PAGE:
Research and Teaching Interests: The anthropology of crime and policing; the anthropology of the colonial and postcolonial state; contemporary African political and legal systems; the historical anthropology of colonialism; the anthropology of modernity; anthropological theory; Southern Africa.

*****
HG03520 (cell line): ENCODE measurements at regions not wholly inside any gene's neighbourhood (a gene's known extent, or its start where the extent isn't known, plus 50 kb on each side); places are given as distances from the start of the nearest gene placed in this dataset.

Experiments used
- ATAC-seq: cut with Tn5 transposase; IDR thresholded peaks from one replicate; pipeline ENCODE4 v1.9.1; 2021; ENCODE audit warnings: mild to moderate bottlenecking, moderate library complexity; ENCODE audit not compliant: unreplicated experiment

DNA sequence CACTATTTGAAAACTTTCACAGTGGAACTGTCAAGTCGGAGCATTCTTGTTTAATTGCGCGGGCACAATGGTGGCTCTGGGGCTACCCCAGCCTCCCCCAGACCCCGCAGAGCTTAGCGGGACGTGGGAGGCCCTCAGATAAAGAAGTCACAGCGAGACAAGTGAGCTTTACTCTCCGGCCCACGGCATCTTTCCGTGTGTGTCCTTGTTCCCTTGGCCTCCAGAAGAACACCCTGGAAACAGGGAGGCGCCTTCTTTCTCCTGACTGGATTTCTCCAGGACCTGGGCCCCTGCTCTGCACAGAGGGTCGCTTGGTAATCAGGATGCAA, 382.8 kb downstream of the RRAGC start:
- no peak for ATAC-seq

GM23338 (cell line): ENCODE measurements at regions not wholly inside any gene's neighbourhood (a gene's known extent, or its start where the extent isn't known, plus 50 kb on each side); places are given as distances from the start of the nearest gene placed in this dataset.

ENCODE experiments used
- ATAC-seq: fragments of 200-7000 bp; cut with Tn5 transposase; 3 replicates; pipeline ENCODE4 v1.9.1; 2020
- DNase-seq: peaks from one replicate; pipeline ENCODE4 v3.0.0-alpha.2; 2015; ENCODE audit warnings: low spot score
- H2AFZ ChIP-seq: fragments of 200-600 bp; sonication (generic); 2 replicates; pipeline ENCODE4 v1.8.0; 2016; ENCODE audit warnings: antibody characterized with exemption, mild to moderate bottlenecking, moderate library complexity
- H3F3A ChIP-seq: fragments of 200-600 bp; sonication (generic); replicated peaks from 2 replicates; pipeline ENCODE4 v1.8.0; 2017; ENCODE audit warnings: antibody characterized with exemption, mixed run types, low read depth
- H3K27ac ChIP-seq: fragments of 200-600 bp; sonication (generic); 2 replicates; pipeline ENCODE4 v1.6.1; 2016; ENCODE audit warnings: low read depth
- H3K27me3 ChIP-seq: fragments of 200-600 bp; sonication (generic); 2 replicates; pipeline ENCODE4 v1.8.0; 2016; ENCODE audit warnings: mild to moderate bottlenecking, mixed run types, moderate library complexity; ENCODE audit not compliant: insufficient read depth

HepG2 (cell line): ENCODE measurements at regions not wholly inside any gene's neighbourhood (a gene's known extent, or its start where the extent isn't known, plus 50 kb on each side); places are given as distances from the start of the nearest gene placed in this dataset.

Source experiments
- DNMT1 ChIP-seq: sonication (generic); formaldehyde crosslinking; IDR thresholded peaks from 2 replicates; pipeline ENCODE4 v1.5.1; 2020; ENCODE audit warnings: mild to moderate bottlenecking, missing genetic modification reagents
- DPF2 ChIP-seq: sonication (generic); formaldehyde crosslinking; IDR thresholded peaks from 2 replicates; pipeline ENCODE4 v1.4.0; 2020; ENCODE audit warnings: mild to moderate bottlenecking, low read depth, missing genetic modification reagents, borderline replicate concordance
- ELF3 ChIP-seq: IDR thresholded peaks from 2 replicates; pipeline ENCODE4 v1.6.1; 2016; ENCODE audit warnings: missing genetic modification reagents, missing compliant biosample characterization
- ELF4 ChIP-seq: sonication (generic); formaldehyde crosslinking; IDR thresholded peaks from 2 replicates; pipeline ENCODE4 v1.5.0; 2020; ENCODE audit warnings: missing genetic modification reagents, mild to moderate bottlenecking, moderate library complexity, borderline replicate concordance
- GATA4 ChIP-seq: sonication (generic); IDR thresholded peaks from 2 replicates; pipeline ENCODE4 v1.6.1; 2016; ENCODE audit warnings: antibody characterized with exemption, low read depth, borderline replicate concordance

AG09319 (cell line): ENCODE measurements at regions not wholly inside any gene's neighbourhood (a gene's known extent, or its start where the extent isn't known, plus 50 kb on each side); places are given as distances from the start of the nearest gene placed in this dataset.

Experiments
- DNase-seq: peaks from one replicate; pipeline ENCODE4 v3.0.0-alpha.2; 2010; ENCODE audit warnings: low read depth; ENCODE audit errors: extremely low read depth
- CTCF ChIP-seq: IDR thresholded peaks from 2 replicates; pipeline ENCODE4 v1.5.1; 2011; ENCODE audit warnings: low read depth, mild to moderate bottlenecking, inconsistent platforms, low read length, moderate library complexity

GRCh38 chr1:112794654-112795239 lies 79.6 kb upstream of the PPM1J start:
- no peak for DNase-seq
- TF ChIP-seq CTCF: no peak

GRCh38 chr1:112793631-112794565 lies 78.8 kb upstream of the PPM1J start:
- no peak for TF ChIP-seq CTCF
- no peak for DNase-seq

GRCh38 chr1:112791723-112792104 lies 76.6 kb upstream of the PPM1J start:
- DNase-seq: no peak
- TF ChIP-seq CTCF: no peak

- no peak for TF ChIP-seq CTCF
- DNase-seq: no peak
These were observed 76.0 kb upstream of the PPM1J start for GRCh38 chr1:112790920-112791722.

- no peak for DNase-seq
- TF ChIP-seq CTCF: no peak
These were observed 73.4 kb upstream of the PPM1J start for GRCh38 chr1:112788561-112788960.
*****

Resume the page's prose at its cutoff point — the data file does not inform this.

John Comaroff is the Hugh K. Foster Professor of African and African-American Studies and of Anthropology, and Oppenheimer Research Scholar, at Harvard University. Before joining the Department of African and African American Studies, John Comaroff was the Harold H. Swift Distinguished Professor of Anthropology at the University of Chicago. He is also an Honorary Professor of Anthropology at the University of Cape Town, and an Affiliated Research Professor at the American Bar Foundation. His current research in South Africa is on crime, policing, and the workings of the state, on democracy and difference, and on postcolonial politics. His authored and edited books include, with Jean Comaroff, Of Revelation and Revolution (2 vols), Ethnography and the Historical Imagination, Modernity and its Malcontents, Civil Society and the Political Imagination in Africa, Millennial Capitalism and the Culture of Neoliberalism, Law and Disorder in the Postcolony, Ethnicity, Inc., Zombies et Frontières A l'Ere Néolibérale, Theory from the South: or, how Euro-America is evolving toward Africa, and The Truth Abouth Crime: Policing and the Metaphysics of Disorder. With Jean Comaroff he is currently completing The Return of Khulekani Khumalo, Zombie Captive: Law, Imposture, and Personhood in Postcolonial South Africa, and co-editing Chiefship and the Customary in Contemporary Africa.
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